Trading can be one of the most enjoyable parts of fantasy basketball, especially if you end up on the strong side of a deal that propels your squad to the league championship. Unfortunately, trading can be a frustrating experience as well, since there is always a chance that you will find yourself regretting the move.
So how do our experts ensure that they come out on top? Read on to find out:
I employ the time-honored strategy of trying to improve my team while screwing my trade partner in the process. Sarcasm aside, I'm not sure that I use a particularly unique strategy. Rather, I depend on my ability to sense when my team needs a nip or a tuck. Paraphrasing President-elect
I'm not afraid to move my superstars and I never fall in love with my team. That said, patience is a virtue. I won't trade for the sake of trading, especially if my team is doing well. I'm usually leery of offers coming my way, especially if they come from a league-mate who knows what they are doing. I also like to give my offers a personal touch, as in sending an e-mail before firing off that automated trade request from the league web site. There's more room for negotiation and soft selling, and at worst you can develop a rapport with an opponent, which could come in handy later in the year.
My trade strategy is quite simple: maximize my value. While no player is off limits, it's important to remember not to panic. There is a reason why you're getting plenty of trade offers for
Wheeling and dealing is one of the most fun parts of fantasy basketball. If your league forbids trading, don't invite me to it. My strategy regarding trading is one of fairness. I won't lowball, but I will come up with a deal that's probably in my advantage. Usually, I'll start out an initial trade offer with something that will get the owner's attention and make him think a little bit about the deal I'm offering. If you're saying, "I'll give you my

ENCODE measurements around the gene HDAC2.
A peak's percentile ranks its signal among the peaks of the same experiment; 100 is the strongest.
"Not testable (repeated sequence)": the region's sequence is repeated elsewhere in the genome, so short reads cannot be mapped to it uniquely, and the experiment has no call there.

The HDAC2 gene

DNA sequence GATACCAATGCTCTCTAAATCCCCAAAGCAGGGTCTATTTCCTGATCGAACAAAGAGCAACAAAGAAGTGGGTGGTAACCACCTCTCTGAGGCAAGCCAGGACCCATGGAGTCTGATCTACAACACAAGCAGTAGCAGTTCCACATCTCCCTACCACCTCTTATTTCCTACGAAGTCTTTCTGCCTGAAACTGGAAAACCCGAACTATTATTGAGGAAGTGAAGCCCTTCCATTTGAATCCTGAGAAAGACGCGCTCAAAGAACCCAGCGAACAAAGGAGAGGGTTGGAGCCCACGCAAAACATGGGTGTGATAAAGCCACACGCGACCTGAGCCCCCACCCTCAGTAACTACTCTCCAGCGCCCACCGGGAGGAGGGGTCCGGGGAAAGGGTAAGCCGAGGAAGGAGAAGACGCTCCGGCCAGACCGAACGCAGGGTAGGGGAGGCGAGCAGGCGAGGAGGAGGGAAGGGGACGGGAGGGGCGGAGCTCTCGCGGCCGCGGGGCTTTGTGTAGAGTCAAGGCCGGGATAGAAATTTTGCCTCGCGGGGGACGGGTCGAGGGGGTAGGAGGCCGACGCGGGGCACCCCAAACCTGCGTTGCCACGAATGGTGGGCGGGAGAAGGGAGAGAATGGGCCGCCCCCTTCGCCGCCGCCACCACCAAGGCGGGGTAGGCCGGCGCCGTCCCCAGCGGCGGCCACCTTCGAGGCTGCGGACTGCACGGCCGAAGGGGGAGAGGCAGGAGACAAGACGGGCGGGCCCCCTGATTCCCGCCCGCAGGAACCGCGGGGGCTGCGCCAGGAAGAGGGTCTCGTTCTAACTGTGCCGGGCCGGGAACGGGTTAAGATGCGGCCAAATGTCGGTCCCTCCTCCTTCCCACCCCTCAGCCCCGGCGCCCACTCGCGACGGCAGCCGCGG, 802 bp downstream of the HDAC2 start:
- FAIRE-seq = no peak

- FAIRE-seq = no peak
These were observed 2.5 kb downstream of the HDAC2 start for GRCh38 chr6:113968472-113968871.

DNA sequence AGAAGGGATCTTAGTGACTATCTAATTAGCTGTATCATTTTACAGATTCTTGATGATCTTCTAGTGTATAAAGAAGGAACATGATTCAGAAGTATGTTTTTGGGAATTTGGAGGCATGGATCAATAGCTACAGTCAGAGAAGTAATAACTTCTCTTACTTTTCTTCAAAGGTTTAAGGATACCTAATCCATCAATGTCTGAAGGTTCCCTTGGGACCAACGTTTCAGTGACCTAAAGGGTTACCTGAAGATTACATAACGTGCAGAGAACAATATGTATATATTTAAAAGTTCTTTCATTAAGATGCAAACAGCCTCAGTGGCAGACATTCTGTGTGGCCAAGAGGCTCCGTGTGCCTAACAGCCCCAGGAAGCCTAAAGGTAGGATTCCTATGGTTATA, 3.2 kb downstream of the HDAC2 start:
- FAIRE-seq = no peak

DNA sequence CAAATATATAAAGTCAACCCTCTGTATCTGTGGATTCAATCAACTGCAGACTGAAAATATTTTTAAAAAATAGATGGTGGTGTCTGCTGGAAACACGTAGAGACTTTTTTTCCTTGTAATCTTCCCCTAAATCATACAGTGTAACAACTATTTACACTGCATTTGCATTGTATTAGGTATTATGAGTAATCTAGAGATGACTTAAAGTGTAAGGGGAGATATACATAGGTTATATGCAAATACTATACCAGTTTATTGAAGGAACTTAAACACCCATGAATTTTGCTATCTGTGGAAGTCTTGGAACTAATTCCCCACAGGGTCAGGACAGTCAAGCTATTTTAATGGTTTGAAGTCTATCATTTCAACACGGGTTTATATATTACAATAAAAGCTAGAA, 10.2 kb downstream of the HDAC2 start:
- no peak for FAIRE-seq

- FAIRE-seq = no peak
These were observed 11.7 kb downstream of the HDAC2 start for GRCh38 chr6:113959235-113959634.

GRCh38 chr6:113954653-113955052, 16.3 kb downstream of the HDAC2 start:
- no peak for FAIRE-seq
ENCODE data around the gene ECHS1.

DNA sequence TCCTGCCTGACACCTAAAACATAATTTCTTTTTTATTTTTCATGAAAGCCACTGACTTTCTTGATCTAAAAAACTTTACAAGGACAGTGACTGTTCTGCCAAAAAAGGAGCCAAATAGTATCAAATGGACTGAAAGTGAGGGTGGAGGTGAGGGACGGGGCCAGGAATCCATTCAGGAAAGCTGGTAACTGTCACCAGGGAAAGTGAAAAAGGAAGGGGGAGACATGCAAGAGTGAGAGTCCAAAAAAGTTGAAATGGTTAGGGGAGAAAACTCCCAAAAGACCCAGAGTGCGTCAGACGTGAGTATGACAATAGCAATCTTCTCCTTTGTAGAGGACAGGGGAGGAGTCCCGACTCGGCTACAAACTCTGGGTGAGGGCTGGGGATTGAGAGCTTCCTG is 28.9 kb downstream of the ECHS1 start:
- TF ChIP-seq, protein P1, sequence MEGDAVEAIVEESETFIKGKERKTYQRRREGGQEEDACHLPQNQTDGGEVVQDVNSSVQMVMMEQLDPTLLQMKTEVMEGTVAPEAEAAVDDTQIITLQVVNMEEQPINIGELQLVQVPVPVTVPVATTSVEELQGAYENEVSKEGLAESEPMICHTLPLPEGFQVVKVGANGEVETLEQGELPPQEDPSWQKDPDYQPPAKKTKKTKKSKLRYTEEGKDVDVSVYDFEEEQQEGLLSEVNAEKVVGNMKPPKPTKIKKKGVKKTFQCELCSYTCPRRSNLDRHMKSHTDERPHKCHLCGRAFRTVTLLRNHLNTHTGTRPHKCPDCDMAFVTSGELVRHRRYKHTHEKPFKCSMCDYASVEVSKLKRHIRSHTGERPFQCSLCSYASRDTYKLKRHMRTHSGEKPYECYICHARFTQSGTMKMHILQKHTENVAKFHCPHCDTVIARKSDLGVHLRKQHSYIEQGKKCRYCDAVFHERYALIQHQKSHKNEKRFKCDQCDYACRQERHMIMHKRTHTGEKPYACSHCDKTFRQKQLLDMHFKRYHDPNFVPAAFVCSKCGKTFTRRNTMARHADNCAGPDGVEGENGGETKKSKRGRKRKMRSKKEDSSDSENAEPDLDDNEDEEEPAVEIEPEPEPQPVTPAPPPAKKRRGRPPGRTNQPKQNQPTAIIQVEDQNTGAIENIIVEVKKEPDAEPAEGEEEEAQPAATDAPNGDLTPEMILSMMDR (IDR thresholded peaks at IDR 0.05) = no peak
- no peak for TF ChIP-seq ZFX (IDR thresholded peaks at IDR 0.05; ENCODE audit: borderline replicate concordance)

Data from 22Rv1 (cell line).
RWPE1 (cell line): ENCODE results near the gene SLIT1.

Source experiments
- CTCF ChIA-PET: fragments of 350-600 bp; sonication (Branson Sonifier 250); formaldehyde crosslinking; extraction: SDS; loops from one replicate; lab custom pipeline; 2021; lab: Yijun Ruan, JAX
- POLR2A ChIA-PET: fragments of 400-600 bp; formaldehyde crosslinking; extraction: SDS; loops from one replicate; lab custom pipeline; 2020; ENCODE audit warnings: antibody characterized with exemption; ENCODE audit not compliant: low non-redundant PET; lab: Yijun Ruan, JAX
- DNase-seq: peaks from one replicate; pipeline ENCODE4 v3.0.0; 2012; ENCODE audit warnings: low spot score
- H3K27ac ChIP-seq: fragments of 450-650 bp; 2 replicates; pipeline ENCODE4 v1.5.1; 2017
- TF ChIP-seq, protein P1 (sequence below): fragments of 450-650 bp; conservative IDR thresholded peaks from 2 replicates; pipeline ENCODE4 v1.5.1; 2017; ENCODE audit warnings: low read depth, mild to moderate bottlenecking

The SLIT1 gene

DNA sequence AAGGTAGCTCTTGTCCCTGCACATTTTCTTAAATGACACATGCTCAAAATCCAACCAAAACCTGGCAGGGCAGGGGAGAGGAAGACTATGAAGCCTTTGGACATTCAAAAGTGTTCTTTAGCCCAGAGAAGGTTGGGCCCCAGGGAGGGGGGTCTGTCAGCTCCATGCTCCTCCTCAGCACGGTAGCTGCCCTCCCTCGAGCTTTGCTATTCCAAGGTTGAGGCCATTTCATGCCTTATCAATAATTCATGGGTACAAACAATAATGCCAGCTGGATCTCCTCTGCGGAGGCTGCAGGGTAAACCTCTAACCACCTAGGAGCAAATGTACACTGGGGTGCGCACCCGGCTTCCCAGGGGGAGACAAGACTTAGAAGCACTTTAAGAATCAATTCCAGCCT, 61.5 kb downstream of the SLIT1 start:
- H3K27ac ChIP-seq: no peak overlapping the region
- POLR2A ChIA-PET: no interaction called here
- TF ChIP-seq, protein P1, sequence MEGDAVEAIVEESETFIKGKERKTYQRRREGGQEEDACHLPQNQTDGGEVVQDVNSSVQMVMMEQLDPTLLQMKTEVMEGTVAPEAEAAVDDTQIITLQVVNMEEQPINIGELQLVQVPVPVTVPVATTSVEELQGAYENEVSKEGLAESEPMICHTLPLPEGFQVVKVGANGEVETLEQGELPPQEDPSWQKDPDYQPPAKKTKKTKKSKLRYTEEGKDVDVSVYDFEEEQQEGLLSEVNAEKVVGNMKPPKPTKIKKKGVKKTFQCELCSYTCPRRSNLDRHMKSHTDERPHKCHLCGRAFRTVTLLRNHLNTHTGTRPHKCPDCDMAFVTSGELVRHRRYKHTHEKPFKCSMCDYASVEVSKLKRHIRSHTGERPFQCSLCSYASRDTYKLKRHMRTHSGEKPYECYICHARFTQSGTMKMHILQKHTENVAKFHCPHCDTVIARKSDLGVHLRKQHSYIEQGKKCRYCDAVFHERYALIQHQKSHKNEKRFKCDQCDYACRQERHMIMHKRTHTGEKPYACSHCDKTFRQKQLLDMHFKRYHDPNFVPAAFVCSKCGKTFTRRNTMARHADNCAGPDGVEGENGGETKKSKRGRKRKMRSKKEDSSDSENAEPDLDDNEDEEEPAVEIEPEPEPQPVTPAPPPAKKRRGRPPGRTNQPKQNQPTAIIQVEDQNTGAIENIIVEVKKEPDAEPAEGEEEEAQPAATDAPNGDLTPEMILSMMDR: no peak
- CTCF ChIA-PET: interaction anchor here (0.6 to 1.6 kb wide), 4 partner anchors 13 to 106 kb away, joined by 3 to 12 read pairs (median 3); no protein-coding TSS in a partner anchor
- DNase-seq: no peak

I follow one simple strategy when it comes to trading: acquire the best player in the deal. I'm a firm believer in quality over quantity. No matter how many players are involved in the trade, I make damn sure that I'm getting the best one. When making offers, I will try to offer two of my pretty good players for a stud. Now that said, if I'm really struggling to compete in a league, it's probably a good idea to trade one of your stars for some quantity. But my goal is not to be in that position in the first place!
There were some great responses from our experts, but one thing in particular really rang true with me. Huang mentioned not sending out low-ball offers, and I completely agree with him on that. This is particularly true if you are playing in a league full of veterans, and since they know what they are doing, they'll likely be insulted by your offer.
Of course you want to make trades that help your team, but one thing that I like to do is flip the deal around. Look at it as though you would be getting the other side of the deal, and think about whether or not you would at least take a second to consider it. If you wouldn't, then you need to change the trade. If you would, then you can at least be confident that you likely won't insult the other owner, and even if they don't accept, you might get a counter offer.
So those are the strategies employed by our experts, if anyone has any other strategies they like to use feel free to e-mail me at